The authors reviewed 30 studies on Alzheimer's disease to determine the
prevalence and phenomenology of affective and psychotic symptoms in
patients with this disorder. Depressive and psychotic symptoms occurred in
30%-40% of the Alzheimer's disease patients. Isolated symptoms were two to
three times as frequent as diagnosable affective or psychotic disorders.
Paranoid delusions were the most common psychotic symptoms reported.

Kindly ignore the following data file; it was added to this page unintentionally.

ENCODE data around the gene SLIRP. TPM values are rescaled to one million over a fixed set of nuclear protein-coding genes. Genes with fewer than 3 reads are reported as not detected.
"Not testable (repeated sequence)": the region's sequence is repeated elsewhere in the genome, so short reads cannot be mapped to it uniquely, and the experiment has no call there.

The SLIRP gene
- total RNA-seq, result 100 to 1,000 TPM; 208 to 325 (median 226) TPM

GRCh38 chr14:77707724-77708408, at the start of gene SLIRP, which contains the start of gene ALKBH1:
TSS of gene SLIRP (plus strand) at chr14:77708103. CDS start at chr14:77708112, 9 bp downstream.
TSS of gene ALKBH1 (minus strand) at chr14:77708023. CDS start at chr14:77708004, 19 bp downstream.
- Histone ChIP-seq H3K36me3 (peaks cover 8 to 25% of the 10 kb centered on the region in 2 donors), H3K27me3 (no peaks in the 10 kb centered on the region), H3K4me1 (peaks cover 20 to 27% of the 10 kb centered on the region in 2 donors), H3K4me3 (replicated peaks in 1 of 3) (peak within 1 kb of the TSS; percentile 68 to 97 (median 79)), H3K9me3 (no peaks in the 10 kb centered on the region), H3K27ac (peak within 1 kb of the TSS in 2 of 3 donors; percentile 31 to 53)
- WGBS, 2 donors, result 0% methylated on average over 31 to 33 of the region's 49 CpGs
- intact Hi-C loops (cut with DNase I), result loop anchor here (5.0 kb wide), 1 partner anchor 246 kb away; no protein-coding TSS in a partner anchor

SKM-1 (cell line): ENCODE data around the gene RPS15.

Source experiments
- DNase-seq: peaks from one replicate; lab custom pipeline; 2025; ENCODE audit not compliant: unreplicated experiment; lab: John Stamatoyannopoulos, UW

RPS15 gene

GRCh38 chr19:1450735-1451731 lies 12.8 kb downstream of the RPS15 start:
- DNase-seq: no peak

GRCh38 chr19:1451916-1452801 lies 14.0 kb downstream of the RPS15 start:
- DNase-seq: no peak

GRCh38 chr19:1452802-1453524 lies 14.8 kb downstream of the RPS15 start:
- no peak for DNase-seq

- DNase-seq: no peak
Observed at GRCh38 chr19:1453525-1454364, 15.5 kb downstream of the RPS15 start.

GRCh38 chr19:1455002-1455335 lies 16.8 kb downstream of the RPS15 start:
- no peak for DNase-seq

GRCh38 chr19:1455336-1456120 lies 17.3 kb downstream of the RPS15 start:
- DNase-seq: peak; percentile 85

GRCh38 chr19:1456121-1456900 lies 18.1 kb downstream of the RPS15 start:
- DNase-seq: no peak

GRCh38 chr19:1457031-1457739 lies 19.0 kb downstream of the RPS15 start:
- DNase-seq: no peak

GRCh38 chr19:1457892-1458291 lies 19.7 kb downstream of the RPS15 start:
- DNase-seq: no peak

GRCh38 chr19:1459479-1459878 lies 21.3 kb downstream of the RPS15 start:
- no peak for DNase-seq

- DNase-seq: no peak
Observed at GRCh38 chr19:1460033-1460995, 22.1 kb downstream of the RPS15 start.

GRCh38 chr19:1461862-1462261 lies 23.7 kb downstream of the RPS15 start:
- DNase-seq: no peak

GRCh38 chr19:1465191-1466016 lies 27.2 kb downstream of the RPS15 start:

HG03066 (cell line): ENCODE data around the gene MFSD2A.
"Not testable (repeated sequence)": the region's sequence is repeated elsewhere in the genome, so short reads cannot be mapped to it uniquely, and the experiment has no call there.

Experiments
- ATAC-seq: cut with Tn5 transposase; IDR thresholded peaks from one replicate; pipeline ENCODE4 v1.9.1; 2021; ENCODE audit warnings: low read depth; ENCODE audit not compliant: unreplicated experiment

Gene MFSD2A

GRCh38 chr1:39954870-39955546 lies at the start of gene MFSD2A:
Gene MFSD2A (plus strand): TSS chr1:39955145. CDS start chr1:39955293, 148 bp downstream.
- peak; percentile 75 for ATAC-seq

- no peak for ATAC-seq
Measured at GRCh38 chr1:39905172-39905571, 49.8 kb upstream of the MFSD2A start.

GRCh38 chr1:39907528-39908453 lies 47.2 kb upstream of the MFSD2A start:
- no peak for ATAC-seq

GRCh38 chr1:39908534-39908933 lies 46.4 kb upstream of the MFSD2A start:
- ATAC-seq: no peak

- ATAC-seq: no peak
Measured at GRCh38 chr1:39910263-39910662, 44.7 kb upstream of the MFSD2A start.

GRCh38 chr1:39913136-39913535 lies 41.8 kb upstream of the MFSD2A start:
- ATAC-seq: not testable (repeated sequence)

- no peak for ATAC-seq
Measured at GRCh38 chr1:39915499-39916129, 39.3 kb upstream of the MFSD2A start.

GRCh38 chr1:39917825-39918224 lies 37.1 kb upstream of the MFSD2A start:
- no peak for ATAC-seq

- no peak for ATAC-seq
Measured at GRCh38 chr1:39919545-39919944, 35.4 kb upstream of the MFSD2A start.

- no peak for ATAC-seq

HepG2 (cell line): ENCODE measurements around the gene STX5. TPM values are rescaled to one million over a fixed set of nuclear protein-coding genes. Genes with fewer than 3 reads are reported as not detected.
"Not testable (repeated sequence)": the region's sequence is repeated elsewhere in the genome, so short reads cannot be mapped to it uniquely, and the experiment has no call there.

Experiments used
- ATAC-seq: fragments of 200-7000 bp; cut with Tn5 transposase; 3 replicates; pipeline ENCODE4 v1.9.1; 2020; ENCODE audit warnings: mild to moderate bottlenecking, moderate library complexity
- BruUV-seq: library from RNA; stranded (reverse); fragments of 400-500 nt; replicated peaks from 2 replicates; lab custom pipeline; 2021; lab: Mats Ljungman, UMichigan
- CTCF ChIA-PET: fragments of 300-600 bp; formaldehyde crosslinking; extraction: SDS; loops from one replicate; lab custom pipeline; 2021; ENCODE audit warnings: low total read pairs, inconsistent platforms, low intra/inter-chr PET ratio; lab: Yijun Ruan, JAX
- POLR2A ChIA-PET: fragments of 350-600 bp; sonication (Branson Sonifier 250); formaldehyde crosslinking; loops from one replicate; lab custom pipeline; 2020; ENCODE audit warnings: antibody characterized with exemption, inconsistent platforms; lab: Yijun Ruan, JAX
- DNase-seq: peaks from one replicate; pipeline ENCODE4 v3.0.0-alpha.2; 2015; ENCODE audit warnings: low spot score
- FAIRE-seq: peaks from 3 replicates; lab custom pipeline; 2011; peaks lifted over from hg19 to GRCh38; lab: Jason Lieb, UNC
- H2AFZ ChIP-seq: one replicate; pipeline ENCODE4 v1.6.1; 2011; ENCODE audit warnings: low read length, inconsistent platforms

Implications of the relationship of psychiatric symptoms to the clinical
presentation of Alzheimer's disease, patterns of cognitive dysfunction,
clinical management, and areas for future research are discussed.